The new proposal was met with no shortage of skepticism. How will communities be able to transport an individual when locked, secure mental health treatment facilities are so few and far between? Will mental health providers, operating in outpatient settings, be able to assist individuals in an acute crisis? Will an involuntary transportation escalate the crisis? How will Colorado be able to meet the needs of these individuals once they have been transported? These questions were all critical in igniting conversations between partners who had not traditionally talked before. Representatives of people with lived experience met with providers and law enforcement officials to discuss just how a process like this might be helpful and effective. Quickly, it became clear to all involved that Colorado would need to rely on large-scale communication and collaboration if the mission were to be achieved.

As the dialogue continued to unfold, it became clear that meticulous coordination would need to be at the heart of whatever solution were pursued. Stakeholders began to closely examine the crisis system as a potential host for this coordination. At the core of all the conversations was a desire to bring communities together to find a solution that made sense for their needs. Coordinated across four regions, the Crisis Service Organizations that manage the services within the crisis system were especially well positioned to facilitate dialogue and enhance opportunities for collaboration. In acknowledgement of this, the CCJJ group agreed on a legislative recommendation to infuse resources to the crisis system directly related to these policy issues. The stakeholders on the group felt so strongly that this system was instrumental in answering the “how” of the mission that it was decided to reverse the order of the recommendations by addressing enhanced crisis services first and ending the use of jails second.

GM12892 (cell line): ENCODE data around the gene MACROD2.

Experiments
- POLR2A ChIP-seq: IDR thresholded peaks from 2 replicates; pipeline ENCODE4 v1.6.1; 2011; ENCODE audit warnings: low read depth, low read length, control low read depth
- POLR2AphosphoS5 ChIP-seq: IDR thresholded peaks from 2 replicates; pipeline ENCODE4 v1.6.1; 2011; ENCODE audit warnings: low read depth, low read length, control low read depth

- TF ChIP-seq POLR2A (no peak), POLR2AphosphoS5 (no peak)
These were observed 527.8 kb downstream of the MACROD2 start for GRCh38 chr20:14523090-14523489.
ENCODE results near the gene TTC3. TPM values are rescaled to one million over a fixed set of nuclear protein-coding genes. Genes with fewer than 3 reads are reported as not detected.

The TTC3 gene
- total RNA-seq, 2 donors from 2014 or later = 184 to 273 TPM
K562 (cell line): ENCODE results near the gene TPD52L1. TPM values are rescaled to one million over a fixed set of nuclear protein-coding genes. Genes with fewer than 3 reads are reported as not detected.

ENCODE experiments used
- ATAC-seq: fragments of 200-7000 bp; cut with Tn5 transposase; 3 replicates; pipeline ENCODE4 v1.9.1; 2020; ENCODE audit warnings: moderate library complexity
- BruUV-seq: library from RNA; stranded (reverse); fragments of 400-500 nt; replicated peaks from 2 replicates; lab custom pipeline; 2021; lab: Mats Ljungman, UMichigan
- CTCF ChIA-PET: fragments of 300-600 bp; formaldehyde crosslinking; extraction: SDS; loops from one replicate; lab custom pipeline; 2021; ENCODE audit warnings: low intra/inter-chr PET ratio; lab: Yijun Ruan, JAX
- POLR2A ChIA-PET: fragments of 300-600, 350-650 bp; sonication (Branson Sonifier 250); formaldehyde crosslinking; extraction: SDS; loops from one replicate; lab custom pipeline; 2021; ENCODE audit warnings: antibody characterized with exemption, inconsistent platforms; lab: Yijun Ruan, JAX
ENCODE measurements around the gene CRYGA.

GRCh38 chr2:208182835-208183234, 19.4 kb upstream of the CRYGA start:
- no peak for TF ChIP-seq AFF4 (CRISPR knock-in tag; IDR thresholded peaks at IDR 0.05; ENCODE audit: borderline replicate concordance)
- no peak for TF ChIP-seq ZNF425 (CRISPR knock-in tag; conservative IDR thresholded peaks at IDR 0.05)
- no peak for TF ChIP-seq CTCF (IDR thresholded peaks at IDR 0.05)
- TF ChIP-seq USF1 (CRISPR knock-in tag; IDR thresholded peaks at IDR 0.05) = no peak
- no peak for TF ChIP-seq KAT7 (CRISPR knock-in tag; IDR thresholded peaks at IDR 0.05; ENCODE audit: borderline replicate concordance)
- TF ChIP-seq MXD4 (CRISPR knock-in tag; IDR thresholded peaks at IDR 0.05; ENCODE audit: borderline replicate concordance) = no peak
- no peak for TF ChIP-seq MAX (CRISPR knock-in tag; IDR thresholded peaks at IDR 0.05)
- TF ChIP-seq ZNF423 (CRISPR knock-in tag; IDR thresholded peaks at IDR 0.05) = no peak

Working Together and Looking Ahead

In December of 2016, as policy makers and advocates prepared for the start of the 2017 legislative session, votes were taken on the recommendations that were finalized in prior months. Discussions were once again opened to a wider audience, which was quick to express hesitations and concerns. At the root of the skepticism were several key questions. Will the resources be in place in time to make this work? Will the crisis system be able to handle new demands? Will law enforcement partners be on the hook for potential disasters? And, finally, are the stakeholders confident that the consumer and peer communities believe in these policies? Unfortunately, the groups were working against the clock and recommendations became finalized before these questions could be answered. In January 2017, when the legislative session started, advocates of the recommendations had to act fast to prepare for bill drafting.